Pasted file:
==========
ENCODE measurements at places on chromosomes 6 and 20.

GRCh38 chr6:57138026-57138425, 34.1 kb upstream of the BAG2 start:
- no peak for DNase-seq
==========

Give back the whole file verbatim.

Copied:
ENCODE measurements at places on chromosomes 6 and 20.

GRCh38 chr6:57138026-57138425, 34.1 kb upstream of the BAG2 start:
- no peak for DNase-seq